If your home is underwater (worth less than what you owe on it), and you've tried and failed to modify the terms of your loan or come to another agreement with your lender, you may be wondering if it's wise to continue making payments on the property. Is there a way out?
Some homeowners who are deeply underwater choose strategic default over paying for a property that has lost significant value. It's defaulting because payments on the loan stop, and it's strategic because the homeowner is choosing to spend their money elsewhere and allowing foreclosure to happen.
Is strategic default right for you?
If you're considering a strategic default, the most important point to understand is that you will be allowing foreclosure to happen. You will lose your home and will have to find other housing.
The primary reason for strategic default is that the homeowner owes more on the mortgage than the home is worth, and they have been unable to negotiate better terms. Strategic default should only be considered if all other avenues, such as getting a loan modification, have been exhausted.
Homeowners can be denied loan modifications because they make too much money, leaving them stuck with a home in negative equity. If you've not experienced a hardship, but want your mortgage to reflect the actual value of your home instead of the inflated value from during the housing bubble, your lender may not be very receptive. They see that you can afford your mortgage payment and they want you to pay it, even if if the valuation is completely unfair. Some homeowners refuse to spend their money repaying a loan for twice the value of their home, so they simply stop and go into default.
What are the benefits of strategic default?
Once you have stopped paying your mortgage, you can have anywhere from months to years before your home is sold and you are forced to leave. You need as much time as possible to save the money you would have been spending on mortgage payments to:
- Save for a security deposit for an apartment
- Pay down other debt
- Increase your savings
You can also take advantage of your still-good credit by locking in terms for credit cards, car loans, or even another mortgage on a more affordable home. Defaulting will negatively impact your credit rating, so it's best to “make hay while the sun is shining.”
Fortunately, there are reasons your lender will want to work with you, even as they foreclose on you. It takes time for the lender to foreclose on a property, put it on the market, and sell it. They would prefer that the home is occupied and maintained during this process. If it's not occupied, vandals may come in and damage the home, the lawn doesn't get cut, and utilities don't get paid. To keep the home occupied and maintained, the lender may give the defaulting homeowner more time in the home than the legally required minimum just to have someone living there keeping the lights on.
Is it ethical to walk away from your home?
No one wants to default and contribute to driving their neighbors' home prices down even further, but each family has to look out for their own financial interests first. It's unlikely that a single home foreclosure could be blamed for causing a significant drop in an area's home values. Many factors beyond the control of the individual homeowner contribute to housing prices. What about the lender?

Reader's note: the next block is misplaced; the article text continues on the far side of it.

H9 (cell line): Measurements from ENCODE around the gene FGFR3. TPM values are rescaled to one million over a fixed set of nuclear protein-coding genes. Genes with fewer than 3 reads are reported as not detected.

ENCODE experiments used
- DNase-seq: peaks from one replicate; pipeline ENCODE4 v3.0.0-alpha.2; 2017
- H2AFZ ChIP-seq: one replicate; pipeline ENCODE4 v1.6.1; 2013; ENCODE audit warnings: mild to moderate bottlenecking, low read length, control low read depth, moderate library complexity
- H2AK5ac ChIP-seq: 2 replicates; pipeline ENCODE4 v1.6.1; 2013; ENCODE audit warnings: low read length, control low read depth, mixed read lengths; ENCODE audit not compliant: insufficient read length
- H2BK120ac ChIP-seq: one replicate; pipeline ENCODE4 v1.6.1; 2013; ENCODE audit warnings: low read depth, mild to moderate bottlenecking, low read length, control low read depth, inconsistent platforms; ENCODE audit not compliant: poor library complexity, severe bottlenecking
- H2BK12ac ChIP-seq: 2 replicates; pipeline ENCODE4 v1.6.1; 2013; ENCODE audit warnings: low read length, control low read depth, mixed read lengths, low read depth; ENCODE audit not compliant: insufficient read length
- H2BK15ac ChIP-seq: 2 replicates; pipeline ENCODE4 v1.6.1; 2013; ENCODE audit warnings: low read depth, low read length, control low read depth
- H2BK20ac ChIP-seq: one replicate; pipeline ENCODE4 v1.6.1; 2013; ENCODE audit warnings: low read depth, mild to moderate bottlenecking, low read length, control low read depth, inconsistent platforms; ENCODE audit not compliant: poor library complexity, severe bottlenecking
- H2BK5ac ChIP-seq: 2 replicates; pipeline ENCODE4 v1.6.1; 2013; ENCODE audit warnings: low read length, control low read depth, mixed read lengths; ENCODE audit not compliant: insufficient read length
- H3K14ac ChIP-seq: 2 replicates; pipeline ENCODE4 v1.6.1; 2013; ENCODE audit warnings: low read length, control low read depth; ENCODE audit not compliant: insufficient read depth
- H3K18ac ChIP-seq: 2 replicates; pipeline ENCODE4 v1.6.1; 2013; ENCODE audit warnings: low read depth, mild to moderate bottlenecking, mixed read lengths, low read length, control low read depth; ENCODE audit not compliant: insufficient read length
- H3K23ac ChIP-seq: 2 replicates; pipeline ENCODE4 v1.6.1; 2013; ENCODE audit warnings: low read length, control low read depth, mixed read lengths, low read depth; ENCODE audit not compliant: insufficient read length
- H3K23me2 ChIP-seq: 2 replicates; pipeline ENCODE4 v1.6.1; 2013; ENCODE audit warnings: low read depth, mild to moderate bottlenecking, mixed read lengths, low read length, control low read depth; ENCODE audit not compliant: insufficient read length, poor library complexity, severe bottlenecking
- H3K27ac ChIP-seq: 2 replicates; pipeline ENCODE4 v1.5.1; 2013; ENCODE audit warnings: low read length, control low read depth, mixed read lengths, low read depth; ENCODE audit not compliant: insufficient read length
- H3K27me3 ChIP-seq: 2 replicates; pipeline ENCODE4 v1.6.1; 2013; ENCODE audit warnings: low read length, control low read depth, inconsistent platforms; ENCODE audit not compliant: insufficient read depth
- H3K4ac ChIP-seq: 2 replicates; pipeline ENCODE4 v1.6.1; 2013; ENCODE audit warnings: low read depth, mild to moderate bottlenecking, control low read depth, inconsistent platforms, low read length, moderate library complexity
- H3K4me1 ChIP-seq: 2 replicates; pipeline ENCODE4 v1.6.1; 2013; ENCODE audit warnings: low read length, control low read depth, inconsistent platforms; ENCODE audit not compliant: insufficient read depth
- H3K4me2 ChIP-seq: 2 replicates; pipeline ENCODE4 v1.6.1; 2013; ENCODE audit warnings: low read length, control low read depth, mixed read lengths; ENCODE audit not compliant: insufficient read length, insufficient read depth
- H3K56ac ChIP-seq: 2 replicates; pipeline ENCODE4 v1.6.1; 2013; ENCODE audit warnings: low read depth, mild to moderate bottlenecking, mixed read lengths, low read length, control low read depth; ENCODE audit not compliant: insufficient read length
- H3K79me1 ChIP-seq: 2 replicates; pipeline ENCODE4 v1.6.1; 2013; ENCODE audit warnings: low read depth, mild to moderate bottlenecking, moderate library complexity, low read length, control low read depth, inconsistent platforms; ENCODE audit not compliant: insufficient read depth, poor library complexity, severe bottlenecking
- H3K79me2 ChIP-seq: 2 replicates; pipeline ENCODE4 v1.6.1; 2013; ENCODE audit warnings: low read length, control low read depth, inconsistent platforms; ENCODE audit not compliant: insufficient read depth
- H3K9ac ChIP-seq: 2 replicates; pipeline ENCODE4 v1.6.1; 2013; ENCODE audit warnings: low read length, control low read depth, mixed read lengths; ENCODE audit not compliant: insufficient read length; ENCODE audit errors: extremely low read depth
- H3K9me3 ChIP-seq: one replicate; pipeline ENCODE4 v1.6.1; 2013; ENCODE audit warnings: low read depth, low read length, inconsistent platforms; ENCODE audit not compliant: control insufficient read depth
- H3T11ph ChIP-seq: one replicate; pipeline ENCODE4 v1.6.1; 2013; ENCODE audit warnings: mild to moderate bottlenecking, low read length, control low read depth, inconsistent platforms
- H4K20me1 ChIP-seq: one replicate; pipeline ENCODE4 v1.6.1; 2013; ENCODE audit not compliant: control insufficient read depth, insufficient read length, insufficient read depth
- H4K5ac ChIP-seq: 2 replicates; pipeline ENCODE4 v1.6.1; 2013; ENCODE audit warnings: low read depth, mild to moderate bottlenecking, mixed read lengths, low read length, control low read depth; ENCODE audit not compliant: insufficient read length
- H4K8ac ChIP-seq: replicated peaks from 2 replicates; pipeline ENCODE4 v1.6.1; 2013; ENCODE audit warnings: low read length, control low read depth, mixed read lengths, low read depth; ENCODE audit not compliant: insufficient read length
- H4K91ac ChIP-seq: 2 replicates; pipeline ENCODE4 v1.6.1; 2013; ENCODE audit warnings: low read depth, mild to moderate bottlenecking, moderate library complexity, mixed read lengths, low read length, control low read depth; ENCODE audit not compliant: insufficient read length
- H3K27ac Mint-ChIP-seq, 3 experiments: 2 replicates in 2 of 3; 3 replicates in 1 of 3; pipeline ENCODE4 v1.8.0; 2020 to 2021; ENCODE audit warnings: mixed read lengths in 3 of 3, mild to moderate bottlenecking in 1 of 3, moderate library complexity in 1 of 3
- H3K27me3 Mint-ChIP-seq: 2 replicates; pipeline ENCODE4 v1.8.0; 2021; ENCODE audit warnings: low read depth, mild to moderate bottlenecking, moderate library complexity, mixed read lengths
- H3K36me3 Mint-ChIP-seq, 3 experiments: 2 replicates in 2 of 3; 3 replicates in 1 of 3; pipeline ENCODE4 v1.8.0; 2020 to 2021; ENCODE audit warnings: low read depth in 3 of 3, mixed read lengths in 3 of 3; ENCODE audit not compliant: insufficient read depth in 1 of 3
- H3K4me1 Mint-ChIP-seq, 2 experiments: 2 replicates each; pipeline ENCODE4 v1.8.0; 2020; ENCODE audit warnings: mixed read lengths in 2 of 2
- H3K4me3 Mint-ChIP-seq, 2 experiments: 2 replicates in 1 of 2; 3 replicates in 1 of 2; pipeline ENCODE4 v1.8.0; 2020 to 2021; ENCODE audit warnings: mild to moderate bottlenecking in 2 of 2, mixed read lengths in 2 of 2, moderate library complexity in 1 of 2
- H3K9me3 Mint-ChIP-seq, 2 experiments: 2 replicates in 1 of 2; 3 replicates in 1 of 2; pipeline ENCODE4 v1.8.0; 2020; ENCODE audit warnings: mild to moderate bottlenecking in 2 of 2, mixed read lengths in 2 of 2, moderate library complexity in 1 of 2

A mortgage is a business contract that says the borrower will repay the loan to the lender, or else the lender can foreclose. So, it's perfectly ethical for a borrower to stop paying and for the lender to repossess the home. In fact, businesses choose to default all the time.
Remember that the amount of money your home sells for at a foreclosure auction will not be enough to pay off your loan. The lender may sue, get a deficiency judgment, and come after your assets. This makes it all the more important that you plan ahead and save money.
So, you might be wondering, why anyone would need an attorney to walk away from their home? It doesn't take any legal knowledge not to pay your mortgage, right?
While it's not hard to walk away, planning your exit from your home is important so you can have as much time as possible to plan, save money, and negotiate. A foreclosure defense law firm can help you decide if other options, that do not involve foreclosure, are available to you.
A deed-in-lieu of foreclosure allows you to hand your home over to the lender and avoid foreclosure. Or, a short sale, where the lender allows the property to be sold for less than what is owed on the mortgage, may be possible. Both options are preferable to a strategic default.
If none of the best options are possible, a foreclosure defense attorney can still be helpful. An attorney can prolong the foreclosure process by submitting a loan modification application even if keeping your home is not your ultimate goal, which can give you more time in your home to save money and get your affairs in order.
So, it's not as simple as walking away, saying goodbye to your mortgage payment, and starting over. You can leave your house, but you may continue to have financial obligations related to it.
Above all, the decision to strategically default or not should be made soberly, based on the numbers and facts, and not on emotion. An experienced foreclosure defense law firm can assist you in determining what the best choice is and how to make it happen.
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